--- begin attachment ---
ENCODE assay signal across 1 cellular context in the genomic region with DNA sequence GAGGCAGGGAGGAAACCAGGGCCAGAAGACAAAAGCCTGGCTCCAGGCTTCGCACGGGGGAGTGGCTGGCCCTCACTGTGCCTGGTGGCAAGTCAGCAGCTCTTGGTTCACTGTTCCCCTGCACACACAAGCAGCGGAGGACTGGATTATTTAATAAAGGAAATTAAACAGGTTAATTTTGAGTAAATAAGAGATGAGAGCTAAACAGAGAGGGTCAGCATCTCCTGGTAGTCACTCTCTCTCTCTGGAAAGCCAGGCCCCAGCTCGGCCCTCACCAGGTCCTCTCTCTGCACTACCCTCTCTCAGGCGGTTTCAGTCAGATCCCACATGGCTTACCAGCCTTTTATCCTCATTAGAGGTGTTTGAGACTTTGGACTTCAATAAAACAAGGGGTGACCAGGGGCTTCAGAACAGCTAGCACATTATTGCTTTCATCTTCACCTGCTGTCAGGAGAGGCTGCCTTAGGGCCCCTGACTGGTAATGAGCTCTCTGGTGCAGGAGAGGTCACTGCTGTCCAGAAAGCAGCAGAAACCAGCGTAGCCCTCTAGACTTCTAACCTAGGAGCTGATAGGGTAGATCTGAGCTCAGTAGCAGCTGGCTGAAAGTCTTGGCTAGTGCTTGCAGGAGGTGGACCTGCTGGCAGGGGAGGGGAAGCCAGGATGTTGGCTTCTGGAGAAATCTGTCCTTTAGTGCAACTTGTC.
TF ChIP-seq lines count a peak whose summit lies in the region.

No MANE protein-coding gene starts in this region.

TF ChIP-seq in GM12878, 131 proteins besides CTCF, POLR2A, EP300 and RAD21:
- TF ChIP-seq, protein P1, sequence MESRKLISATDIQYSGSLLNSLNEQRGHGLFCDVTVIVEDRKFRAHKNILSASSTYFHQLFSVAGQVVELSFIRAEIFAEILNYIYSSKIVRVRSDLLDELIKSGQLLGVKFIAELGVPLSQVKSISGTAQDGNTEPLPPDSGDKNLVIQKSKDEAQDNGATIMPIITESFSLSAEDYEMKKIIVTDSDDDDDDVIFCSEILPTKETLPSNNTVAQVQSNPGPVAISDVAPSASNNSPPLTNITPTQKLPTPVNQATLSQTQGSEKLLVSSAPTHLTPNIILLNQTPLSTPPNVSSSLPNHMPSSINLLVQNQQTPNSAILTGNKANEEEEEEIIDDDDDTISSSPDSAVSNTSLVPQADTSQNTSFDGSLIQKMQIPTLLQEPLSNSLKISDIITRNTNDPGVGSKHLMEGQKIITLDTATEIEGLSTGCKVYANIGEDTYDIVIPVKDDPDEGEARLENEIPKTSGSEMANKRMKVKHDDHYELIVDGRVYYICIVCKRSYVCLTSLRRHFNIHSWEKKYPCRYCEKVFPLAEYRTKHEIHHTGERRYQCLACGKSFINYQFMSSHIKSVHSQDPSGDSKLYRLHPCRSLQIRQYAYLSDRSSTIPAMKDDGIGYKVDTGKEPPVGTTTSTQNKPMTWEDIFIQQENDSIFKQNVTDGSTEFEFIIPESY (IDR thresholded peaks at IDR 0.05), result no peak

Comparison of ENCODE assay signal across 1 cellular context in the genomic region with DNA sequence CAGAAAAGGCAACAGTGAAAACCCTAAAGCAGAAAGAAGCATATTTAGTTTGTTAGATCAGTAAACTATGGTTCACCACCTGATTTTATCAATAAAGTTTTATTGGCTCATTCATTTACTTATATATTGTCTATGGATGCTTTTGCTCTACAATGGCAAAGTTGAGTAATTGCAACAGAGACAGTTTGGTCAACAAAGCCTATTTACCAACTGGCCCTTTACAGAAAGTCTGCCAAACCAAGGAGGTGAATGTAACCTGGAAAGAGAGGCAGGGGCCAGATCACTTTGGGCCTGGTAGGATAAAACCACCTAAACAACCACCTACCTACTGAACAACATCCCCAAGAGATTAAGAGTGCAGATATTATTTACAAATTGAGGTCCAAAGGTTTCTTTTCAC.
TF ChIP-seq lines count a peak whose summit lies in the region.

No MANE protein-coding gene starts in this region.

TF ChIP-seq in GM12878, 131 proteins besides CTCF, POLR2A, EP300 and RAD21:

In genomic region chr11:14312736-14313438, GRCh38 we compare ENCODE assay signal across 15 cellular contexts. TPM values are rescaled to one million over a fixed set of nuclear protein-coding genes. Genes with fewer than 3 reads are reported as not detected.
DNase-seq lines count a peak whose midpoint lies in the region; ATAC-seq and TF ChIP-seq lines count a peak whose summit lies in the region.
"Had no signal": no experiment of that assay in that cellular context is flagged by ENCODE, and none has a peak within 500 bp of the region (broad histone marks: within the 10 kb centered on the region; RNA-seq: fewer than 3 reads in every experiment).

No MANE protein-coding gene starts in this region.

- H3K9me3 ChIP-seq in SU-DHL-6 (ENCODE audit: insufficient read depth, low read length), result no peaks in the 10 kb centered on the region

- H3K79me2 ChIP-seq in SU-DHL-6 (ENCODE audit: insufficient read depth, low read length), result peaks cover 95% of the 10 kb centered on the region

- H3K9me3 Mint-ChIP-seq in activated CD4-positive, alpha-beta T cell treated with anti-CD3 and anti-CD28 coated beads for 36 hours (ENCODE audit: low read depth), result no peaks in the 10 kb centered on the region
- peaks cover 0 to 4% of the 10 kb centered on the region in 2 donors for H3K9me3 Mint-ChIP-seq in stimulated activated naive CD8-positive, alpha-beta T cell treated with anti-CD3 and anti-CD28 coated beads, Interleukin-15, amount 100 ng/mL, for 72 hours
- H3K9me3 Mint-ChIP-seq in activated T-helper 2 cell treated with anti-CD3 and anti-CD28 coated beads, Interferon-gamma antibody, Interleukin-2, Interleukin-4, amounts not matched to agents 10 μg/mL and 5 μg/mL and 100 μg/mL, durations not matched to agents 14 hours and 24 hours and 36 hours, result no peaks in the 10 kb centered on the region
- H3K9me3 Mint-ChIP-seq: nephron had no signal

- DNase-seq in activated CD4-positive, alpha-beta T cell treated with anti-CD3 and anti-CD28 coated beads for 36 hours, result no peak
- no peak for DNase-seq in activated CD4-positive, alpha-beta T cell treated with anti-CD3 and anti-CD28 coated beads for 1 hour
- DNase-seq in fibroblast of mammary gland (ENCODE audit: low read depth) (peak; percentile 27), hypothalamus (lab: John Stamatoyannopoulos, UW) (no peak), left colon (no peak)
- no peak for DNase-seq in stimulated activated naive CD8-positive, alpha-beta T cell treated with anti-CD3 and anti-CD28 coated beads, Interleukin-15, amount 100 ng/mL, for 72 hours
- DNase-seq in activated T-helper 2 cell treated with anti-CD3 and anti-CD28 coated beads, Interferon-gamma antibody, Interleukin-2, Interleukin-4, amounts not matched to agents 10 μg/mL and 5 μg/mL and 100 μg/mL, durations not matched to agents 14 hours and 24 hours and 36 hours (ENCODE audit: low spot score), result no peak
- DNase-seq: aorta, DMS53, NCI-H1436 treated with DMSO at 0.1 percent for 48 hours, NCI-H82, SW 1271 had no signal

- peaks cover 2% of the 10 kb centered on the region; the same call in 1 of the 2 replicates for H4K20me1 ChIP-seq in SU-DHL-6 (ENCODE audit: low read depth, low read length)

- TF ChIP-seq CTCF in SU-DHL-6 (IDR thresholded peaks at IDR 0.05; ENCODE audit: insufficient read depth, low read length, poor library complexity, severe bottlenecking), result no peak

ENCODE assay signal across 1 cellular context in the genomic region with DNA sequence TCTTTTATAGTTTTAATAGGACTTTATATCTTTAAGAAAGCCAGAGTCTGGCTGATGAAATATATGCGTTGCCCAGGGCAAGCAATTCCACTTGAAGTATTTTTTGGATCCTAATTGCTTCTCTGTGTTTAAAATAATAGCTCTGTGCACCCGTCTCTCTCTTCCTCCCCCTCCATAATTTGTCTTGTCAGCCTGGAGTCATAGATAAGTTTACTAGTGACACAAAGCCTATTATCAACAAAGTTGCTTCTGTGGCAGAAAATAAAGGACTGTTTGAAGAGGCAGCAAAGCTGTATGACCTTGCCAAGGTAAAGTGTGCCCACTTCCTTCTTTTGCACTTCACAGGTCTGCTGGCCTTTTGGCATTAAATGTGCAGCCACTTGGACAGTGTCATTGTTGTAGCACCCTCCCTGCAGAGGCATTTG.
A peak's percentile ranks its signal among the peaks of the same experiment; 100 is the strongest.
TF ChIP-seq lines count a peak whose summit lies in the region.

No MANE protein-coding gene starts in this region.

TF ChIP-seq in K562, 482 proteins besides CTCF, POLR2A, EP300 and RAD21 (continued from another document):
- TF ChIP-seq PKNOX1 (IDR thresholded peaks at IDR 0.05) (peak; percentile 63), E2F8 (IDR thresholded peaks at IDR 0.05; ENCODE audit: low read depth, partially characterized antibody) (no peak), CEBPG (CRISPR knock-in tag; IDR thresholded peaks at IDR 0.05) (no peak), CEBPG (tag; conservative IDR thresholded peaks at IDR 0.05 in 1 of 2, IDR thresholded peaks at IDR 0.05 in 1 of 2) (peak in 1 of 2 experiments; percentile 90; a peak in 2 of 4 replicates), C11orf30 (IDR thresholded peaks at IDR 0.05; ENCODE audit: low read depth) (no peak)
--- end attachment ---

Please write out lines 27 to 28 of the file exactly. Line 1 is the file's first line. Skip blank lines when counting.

- TF ChIP-seq CTCF in SU-DHL-6 (IDR thresholded peaks at IDR 0.05; ENCODE audit: insufficient read depth, low read length, poor library complexity, severe bottlenecking), result no peak

ENCODE assay signal across 1 cellular context in the genomic region with DNA sequence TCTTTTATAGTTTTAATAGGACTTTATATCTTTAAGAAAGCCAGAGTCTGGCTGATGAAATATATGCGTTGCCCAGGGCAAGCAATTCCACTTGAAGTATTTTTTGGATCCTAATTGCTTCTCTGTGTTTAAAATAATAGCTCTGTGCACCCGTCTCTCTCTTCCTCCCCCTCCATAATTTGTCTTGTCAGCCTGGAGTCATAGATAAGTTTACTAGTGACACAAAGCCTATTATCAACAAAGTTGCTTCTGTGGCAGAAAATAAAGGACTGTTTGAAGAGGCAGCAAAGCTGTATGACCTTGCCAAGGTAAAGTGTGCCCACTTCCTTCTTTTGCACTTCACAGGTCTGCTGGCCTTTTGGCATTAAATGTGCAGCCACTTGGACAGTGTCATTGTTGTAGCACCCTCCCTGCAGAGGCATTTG.